Unification News for February 2005
Play Soccer, Make Peace! An Initiative for Developing Countries
by Robin Graham
The most popular sport in the world, soccer has played an important role in mending fences between nations. Known generally as "football" throughout the world, this sport has brought traditional enemies together, and has even stopped wars.
During World War I, British and German troops on the front lines came out of their trenches on Christmas Day of 1914, put down their guns, and played a soccer game. Brazilian star Pelé's 1969 trip to Nigeria with his soccer club, Santos, spurred a three-day cease-fire in the Biafran War. In 1990, warring factions in the Lebanon War took time out from killing each other to watch World Cup games beamed in from Italy.
In 2002, Japan and South Korea, longtime enemies with lingering animosity, worked together to co-host the World Cup. In 2000, historic rivals Belgium and Holland hosted the European Championship. More recently, when American and coalition troops arrived in Afghanistan and Iraq, soccer games were arranged for the local population, and coalition forces even played against an Iraqi team while the fighting was ongoing. In the 2004 Olympics, Iraq's soccer team overcame significant obstacles, was adopted as their own by spectators from throughout the world, and gave hope to the citizens of a war-torn nation.
Soccer may have image problems with stadium stampedes, hooliganism, and overly zealous fans who resort to violence against opposing fans, referees and even players, but more often than not it has been a unifying force.
It was for the sake of supporting such positive contributions that the Play Soccer Make Peace! project was initiated by the World Association of Non-Governmental Organizations (WANGO). This project came about because WANGO was selected by the Sun Moon Soccer Foundation to be the conduit for the distribution of one million dollars for the specific purpose of developing soccer worldwide and for the promotion of world peace. These funds, in turn, came from proceeds of the 2003 Peace Cup Soccer Tournament.
The Sun Moon Soccer Foundation, founded by Rev. Sun Myung Moon, runs three professional teams - national champion Seongnam Ilhwa in South Korea and two in Brazil. The Peace Cup is a biennial event to be held in different countries, and bringing the top clubs from each continent to compete. The 2003 Peace Cup was organized by Pelé, with the purpose of encouraging world peace through soccer games, transcending the barriers of ideologies and religions. In addition to being a soccer star, Pelé has served as Minister of Sports in Brazil and a UN ambassador for peace and goodwill. The 2003 Peace Cup had eight competitors. Five of these were the champions of their nations, including Besiktas JK (Turkey), PSV Endhoven (Holland), Olympique Lyon (France), Los Angeles Galaxy (United States), and Seongnam Ilhwa (Korea). Also competing were teams form Germany, South Africa and Uruguay. The final matches of the tournament were played at the Seoul Olympic Stadium with PSV Eindhoven being the winner of the 2003 Peace Cup.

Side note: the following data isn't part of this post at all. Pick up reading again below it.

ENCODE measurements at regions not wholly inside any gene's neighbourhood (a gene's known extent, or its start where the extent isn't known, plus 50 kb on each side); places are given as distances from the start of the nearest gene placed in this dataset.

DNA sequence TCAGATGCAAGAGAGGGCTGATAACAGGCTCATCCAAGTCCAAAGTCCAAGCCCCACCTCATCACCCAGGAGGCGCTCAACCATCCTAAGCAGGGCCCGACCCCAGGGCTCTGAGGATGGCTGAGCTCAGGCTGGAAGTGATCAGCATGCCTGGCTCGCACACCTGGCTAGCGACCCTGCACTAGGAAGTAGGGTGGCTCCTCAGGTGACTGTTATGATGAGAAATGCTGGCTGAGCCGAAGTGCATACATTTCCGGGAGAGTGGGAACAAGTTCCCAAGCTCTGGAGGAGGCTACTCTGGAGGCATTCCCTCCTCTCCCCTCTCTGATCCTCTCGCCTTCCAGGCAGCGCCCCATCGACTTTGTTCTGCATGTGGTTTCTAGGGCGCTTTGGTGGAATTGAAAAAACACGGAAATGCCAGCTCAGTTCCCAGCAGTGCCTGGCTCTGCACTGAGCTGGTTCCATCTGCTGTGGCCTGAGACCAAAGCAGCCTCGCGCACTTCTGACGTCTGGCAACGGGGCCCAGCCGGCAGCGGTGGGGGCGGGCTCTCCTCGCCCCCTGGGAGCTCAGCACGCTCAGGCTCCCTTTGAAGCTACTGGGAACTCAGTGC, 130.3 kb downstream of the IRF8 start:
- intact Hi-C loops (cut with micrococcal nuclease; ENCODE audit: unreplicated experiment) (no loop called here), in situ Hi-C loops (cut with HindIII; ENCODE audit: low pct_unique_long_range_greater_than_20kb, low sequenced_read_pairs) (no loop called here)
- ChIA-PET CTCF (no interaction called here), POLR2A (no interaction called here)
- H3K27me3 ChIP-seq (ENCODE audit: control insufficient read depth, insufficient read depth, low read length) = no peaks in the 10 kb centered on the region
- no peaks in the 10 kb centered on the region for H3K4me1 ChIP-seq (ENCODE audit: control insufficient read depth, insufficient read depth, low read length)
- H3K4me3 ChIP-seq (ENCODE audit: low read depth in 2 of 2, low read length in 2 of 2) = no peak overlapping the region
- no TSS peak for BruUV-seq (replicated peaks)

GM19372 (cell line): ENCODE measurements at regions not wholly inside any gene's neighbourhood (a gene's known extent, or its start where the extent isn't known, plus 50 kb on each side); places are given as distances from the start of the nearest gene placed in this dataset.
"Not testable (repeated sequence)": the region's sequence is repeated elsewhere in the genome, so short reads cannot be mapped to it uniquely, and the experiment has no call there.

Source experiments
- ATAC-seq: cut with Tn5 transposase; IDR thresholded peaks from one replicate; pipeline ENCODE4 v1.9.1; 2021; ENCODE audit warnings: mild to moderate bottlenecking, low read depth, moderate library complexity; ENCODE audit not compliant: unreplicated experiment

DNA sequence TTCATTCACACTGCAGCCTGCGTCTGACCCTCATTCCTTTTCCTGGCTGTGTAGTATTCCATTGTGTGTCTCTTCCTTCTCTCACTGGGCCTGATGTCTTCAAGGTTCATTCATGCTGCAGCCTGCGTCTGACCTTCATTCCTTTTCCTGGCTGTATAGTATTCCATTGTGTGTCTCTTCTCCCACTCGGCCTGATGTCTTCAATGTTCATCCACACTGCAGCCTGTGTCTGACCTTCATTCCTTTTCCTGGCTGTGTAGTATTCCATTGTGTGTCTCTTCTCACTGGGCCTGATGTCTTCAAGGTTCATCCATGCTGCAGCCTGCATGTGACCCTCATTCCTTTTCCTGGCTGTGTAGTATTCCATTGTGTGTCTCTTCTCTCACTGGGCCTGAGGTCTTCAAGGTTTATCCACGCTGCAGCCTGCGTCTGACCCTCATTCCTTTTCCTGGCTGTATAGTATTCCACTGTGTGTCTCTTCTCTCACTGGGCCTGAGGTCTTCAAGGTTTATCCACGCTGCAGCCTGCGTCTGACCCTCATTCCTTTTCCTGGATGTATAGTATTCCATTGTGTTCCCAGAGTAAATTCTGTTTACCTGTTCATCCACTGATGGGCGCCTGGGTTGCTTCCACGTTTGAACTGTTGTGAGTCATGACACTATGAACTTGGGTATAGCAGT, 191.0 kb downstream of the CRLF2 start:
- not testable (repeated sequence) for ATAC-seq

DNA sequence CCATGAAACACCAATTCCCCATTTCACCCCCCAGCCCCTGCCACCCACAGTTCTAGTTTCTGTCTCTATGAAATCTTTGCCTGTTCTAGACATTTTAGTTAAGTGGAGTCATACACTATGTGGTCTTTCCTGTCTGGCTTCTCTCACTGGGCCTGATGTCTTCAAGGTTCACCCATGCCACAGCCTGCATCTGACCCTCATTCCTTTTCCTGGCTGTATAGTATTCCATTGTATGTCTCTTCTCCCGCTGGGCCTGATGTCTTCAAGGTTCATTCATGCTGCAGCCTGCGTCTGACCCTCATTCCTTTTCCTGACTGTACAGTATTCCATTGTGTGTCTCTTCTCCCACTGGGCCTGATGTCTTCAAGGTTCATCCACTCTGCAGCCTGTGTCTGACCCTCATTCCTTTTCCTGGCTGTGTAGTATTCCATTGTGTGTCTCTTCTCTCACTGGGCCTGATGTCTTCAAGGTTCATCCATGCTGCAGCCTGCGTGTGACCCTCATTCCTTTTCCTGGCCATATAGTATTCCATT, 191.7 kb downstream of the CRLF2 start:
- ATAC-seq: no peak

According to the Peace Cup's Chairman, "The objective of the tournament is to present and spread the vision of peace and culture in the world through football. Profits from the games will be used to nurture the hopes and dreams of unfortunate youths in the Third World Countries."
The Sun Moon Peace Foundation met this challenge when it announced that it would be promoting world peace by contributing to the growth and training of young soccer players in the world's emerging and developing countries. This initiative recognizes the enormous potential of young people to develop their creativity and productivity when they focus their energy. Soccer is a great activity for them to do so. Because of WANGO's international network and grassroots connections, the Association was selected to design and carry out a soccer project. WANGO firmly believes that Play Soccer Make Peace! can give support and impetus to NGOs dedicated to serving and uplifting their community in peace and goodwill. With the goal to encourage the development and training of youth soccer teams within fortyfour countries worldwide, the central feature of the project is the creation of a tournament to be conducted in each of the countries during which eight selected soccer teams compete. Monetary awards are given to all the competitors to help develop soccer in their area. WANGO representatives in each of the target forty-four nations are asked to assume a key role of responsibility in establishing Play Soccer Make Peace! in their nation. They have a commitment to the well being of the community, and possess valuable skills and understanding that can be applied in carrying out the project. The representatives will act as catalysts to energize existing relationships and forge new partnerships to launch the project, as well as gather a wide diversity of people to help facilitate the event. Play Soccer Make Peace! touches the vast gamut of sectors in a society, including the youth, local communities, NGOs as well as the local and national governments.